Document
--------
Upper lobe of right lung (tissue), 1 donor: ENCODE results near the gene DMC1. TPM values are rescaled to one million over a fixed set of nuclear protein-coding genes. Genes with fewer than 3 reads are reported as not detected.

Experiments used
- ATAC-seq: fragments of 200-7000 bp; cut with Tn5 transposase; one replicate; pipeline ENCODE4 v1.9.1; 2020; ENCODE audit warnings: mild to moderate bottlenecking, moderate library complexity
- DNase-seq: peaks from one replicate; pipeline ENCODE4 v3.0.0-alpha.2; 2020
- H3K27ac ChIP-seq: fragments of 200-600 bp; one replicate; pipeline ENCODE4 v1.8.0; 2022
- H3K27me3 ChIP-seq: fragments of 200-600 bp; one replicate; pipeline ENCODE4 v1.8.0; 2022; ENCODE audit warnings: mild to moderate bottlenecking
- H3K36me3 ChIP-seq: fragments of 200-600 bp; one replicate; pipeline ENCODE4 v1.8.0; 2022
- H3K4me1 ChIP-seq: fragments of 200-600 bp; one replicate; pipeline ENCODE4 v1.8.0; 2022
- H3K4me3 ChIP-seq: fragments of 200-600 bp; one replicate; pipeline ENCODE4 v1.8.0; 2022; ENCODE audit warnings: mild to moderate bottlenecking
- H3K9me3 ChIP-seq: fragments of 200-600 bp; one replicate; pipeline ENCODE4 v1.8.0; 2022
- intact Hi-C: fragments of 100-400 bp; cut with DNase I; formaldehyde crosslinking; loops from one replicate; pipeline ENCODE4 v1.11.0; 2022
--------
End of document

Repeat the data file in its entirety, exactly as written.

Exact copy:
Upper lobe of right lung (tissue), 1 donor: ENCODE results near the gene DMC1. TPM values are rescaled to one million over a fixed set of nuclear protein-coding genes. Genes with fewer than 3 reads are reported as not detected.

Experiments used
- ATAC-seq: fragments of 200-7000 bp; cut with Tn5 transposase; one replicate; pipeline ENCODE4 v1.9.1; 2020; ENCODE audit warnings: mild to moderate bottlenecking, moderate library complexity
- DNase-seq: peaks from one replicate; pipeline ENCODE4 v3.0.0-alpha.2; 2020
- H3K27ac ChIP-seq: fragments of 200-600 bp; one replicate; pipeline ENCODE4 v1.8.0; 2022
- H3K27me3 ChIP-seq: fragments of 200-600 bp; one replicate; pipeline ENCODE4 v1.8.0; 2022; ENCODE audit warnings: mild to moderate bottlenecking
- H3K36me3 ChIP-seq: fragments of 200-600 bp; one replicate; pipeline ENCODE4 v1.8.0; 2022
- H3K4me1 ChIP-seq: fragments of 200-600 bp; one replicate; pipeline ENCODE4 v1.8.0; 2022
- H3K4me3 ChIP-seq: fragments of 200-600 bp; one replicate; pipeline ENCODE4 v1.8.0; 2022; ENCODE audit warnings: mild to moderate bottlenecking
- H3K9me3 ChIP-seq: fragments of 200-600 bp; one replicate; pipeline ENCODE4 v1.8.0; 2022
- intact Hi-C: fragments of 100-400 bp; cut with DNase I; formaldehyde crosslinking; loops from one replicate; pipeline ENCODE4 v1.11.0; 2022